A UN panel that on Tuesday ruled that glyphosate was probably not carcinogenic to humans has now become embroiled in a bitter row about potential conflicts of interests.

Farming is the biggest single cause of the worst air pollution in Europe, a new study has found, as nitrogen compounds from fertilisers and animal waste drift over industrial regions.

Question raised in Lok Sabha on Conversion of City Waste into Compost Manure, 26/04/2016. The Government of India has approved a policy on promotion of City Compost. The salient features of the policy are at Annexure.

Punjab is one of the most fertile regions in India, where wheat, rice, sugar cane, fruits and vegetables are grown and it is called the “Granary of India” or “India’s bread-basket”. Rice and wheat are double cropped in Punjab with rice stalks being burned off over millions of acres prior to the planting of wheat. This widespread practice is polluting and wasteful. In Punjab the consumption of fertilizer per hectare is 223.46 kg as compared to 90 kg nationally.

To provide better agriculture facilities to the farmers of the State, Punjab Government has provided 1.15 lakh Soil Health Cards to the farmers through its agriculture department.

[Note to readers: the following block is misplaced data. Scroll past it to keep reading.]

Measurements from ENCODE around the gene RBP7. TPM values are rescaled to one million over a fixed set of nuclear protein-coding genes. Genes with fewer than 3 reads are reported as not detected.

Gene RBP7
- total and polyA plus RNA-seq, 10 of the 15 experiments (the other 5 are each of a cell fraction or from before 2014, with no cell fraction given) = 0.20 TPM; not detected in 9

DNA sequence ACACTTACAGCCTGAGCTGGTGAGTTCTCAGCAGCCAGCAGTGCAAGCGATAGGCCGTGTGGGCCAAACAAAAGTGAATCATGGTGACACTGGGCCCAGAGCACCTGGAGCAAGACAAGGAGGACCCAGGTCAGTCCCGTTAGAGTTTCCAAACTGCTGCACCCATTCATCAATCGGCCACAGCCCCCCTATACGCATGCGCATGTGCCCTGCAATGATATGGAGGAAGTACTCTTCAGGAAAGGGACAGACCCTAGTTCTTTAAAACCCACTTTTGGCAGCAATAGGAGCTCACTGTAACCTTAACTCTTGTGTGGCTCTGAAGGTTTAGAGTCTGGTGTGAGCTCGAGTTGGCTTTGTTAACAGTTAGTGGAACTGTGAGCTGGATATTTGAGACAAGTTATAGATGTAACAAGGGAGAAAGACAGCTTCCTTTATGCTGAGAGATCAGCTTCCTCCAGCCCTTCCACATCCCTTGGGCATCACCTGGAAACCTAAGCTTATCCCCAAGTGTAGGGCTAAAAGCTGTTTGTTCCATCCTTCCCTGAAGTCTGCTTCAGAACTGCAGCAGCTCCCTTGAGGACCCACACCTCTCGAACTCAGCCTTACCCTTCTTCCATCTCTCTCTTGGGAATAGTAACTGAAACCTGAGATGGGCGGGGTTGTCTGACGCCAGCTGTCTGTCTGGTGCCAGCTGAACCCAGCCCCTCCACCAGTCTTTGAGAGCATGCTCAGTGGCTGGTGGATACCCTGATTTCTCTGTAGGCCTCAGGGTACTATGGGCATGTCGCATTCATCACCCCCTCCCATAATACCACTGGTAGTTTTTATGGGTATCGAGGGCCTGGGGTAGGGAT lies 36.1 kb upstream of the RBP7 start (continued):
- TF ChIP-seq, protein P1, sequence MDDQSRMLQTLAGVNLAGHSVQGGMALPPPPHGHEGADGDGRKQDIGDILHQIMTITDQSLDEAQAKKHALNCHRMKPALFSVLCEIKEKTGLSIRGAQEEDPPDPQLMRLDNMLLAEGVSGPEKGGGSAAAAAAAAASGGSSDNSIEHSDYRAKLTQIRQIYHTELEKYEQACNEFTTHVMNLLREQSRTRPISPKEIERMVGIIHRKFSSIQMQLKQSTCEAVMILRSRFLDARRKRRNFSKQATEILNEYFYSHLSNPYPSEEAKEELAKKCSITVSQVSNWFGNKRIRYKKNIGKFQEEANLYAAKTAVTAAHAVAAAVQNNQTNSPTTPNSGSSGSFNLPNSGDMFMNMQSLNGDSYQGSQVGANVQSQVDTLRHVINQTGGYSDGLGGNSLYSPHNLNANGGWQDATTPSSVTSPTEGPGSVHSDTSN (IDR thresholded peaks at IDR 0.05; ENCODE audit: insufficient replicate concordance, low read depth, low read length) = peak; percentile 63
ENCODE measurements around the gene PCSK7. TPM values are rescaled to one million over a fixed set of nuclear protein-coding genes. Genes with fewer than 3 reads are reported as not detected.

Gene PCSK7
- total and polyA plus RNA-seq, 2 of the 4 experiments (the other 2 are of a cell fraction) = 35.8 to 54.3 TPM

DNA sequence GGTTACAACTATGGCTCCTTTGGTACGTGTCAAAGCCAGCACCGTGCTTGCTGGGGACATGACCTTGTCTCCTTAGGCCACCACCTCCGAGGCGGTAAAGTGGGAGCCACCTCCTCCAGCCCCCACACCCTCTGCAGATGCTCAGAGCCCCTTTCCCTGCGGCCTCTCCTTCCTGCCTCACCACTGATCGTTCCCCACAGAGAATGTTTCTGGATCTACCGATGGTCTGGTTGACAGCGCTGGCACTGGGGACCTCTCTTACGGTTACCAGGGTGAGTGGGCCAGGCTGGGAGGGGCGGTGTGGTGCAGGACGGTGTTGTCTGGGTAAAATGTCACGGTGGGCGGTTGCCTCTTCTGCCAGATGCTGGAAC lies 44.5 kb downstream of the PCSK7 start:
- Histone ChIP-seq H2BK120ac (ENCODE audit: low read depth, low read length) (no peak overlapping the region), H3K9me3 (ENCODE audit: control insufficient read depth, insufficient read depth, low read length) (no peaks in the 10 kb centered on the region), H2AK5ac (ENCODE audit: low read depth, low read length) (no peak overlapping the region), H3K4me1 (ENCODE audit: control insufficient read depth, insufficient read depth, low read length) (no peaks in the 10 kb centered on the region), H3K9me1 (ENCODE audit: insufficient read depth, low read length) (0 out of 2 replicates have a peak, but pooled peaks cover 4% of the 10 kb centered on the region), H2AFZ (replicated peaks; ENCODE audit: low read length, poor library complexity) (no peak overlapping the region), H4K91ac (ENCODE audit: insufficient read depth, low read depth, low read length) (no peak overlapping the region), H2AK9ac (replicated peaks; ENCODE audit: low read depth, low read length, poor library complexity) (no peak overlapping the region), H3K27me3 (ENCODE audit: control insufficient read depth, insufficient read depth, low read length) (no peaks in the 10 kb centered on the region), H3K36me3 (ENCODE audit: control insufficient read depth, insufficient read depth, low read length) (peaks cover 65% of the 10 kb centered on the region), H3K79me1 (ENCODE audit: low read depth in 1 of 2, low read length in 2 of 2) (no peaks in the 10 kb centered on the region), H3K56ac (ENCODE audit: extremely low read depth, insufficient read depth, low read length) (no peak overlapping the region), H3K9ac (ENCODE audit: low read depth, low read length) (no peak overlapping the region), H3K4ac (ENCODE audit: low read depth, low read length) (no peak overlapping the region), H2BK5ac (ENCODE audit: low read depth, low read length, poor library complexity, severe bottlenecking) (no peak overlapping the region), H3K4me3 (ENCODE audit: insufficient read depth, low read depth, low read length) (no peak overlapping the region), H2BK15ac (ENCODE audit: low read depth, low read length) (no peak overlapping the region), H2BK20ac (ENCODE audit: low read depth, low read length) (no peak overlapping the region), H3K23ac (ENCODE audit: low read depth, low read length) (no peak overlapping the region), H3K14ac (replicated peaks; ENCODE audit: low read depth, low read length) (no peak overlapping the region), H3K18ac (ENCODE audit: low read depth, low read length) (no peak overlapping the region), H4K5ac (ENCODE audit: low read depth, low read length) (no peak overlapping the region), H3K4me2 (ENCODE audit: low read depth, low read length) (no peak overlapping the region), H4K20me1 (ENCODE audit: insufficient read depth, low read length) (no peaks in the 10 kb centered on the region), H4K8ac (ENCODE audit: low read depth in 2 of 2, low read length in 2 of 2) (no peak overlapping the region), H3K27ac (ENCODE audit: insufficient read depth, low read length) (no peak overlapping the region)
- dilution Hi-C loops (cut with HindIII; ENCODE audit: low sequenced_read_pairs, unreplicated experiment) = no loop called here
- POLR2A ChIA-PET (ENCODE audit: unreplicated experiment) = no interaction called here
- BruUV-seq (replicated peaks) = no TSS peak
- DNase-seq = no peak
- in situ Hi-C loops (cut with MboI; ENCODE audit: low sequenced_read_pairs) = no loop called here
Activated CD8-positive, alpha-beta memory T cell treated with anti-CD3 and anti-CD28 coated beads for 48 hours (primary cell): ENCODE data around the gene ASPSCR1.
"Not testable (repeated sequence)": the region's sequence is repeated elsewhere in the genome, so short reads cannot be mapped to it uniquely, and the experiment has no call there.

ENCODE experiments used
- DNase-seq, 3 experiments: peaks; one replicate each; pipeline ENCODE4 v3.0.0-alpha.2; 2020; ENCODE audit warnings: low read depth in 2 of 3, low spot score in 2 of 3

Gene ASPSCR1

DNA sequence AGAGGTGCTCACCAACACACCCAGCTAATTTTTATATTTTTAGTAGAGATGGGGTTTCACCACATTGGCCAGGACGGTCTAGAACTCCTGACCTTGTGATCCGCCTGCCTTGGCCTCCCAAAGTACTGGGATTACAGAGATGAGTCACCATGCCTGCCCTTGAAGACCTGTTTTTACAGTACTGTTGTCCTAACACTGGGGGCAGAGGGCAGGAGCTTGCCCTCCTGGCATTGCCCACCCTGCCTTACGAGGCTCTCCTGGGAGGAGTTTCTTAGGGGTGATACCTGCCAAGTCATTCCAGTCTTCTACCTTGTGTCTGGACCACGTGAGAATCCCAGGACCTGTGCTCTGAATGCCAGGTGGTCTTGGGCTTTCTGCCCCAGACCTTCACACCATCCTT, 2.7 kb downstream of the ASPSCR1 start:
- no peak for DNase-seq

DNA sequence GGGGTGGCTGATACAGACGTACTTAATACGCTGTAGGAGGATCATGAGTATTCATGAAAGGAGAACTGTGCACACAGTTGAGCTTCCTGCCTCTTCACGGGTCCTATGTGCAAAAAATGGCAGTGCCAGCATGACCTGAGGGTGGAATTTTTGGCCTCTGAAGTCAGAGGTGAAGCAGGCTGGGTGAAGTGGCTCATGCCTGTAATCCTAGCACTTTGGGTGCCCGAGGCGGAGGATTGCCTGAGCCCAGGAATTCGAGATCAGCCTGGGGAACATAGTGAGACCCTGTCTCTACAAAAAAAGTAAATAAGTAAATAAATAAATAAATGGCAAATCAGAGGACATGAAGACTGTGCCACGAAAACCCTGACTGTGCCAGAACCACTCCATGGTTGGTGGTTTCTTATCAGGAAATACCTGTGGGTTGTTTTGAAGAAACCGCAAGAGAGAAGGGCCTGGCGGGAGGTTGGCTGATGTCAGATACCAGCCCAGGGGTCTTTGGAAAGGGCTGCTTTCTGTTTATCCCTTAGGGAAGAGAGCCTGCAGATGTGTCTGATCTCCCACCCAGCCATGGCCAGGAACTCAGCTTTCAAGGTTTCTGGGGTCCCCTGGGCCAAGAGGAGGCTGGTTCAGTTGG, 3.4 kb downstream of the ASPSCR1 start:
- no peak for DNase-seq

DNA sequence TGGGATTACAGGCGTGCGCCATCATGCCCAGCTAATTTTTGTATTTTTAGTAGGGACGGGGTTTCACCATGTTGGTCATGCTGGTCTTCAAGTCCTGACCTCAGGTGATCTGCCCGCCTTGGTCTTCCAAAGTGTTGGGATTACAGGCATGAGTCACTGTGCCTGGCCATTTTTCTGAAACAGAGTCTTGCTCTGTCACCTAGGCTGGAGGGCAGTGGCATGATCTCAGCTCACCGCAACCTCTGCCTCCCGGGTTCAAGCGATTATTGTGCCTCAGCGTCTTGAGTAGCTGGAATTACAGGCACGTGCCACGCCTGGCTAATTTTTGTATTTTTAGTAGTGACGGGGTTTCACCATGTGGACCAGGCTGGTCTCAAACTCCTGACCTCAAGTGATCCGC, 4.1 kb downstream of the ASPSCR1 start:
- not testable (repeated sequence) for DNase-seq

Countries where agriculture is a major economic activity have greater room for improving key regulations that govern the agribusiness sector says this new World Bank report. 

The Union Cabinet, chaired by the Prime Minister Shri Narendra Modi has given its approval for a Policy on Promotion of City Compost. Under the policy, a provision has been made for Market development assistance of Rs. 1500 per tonne of city compost for scaling up production and consumption of the product.

Cooperative giant IFFCO has initiated a soil health card scheme while celebrating the “soil health fortnight” in the Abohar area.

During 1945 to 1980, nitrate levels in large U.S. rivers increased up to fivefold in intensively managed agricultural areas of the Midwest, according to a new U.S. Geological Survey study.

Fertiliser companies are among the world's top climate villains, a new report from GRAIN asserts. Their products could be responsible for up to 10% of global greenhouse gas (GHG) emissions, not to mention the damage wreaked on waterways, soils and the ozone layer.

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